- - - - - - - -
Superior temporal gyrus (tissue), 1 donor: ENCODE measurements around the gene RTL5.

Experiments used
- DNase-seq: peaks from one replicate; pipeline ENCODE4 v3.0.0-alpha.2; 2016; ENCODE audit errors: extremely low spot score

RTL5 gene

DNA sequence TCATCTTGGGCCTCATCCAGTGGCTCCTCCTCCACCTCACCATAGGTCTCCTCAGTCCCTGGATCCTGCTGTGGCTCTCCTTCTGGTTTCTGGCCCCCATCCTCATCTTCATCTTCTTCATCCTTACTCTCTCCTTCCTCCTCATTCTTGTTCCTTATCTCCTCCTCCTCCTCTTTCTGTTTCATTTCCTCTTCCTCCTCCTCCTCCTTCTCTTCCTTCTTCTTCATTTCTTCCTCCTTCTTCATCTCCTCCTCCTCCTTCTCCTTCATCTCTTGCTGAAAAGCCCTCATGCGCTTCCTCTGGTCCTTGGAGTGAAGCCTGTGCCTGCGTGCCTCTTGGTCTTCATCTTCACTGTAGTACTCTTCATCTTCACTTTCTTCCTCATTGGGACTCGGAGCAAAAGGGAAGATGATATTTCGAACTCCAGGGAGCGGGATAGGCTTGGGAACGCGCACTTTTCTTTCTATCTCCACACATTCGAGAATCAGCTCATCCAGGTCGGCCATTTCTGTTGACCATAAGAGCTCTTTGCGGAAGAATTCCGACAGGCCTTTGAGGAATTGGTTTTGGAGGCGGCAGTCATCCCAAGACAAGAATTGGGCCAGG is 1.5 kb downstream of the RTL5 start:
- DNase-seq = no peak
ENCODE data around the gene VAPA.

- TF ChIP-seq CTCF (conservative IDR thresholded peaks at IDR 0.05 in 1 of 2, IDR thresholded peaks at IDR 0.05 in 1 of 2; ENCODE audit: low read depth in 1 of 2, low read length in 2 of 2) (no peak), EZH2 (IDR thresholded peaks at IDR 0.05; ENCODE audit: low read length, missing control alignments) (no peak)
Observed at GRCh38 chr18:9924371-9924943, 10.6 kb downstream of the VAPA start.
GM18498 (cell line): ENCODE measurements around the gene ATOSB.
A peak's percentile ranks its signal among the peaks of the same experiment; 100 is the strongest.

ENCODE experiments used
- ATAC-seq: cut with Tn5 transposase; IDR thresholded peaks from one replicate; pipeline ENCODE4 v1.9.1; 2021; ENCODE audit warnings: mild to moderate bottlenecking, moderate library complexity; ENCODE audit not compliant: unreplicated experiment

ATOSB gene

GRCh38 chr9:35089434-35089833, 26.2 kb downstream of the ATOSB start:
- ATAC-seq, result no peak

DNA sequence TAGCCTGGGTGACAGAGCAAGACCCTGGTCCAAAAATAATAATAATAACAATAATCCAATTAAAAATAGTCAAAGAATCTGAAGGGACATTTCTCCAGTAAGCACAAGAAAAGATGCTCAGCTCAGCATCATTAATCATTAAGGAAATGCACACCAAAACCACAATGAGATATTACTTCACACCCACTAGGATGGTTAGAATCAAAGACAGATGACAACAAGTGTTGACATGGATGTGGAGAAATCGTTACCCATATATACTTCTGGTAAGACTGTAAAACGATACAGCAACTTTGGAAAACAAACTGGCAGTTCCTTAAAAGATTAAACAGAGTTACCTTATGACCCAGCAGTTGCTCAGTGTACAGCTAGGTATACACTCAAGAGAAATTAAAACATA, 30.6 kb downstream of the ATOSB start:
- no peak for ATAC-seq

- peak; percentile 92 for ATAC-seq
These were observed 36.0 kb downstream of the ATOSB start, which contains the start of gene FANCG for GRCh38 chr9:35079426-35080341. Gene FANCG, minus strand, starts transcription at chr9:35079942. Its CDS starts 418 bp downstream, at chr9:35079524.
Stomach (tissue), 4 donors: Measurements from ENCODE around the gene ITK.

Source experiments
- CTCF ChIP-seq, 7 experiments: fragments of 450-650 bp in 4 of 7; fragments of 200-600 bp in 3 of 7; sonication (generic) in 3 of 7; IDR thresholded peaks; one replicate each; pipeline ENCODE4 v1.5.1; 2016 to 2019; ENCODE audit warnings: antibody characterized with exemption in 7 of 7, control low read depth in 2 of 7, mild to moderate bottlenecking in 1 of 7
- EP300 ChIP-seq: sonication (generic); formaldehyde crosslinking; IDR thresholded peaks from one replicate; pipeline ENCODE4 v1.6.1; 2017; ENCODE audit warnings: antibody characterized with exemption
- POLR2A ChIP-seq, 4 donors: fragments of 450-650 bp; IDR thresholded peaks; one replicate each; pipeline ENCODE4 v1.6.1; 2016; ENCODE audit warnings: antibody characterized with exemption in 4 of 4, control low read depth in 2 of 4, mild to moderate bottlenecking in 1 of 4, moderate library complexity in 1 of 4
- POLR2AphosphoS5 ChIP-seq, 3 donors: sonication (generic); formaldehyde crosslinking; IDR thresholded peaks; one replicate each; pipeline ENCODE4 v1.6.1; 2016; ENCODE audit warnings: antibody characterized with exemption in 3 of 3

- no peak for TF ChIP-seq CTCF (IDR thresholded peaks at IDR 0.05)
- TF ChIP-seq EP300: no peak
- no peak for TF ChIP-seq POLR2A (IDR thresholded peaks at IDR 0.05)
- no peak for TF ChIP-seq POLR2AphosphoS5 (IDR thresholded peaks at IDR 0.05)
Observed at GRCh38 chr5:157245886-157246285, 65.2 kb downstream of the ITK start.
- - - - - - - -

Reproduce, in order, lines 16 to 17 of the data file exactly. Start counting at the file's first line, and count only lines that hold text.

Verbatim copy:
- ATAC-seq, result no peak

DNA sequence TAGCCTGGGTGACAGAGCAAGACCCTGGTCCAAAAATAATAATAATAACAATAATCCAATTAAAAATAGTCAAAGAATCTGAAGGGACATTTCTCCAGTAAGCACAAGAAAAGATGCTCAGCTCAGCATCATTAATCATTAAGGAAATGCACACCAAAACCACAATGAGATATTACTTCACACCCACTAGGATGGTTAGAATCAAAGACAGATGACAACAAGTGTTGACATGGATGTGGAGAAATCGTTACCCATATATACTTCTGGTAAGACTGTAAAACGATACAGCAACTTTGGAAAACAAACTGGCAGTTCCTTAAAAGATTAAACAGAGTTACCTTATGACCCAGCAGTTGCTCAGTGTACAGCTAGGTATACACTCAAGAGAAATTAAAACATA, 30.6 kb downstream of the ATOSB start: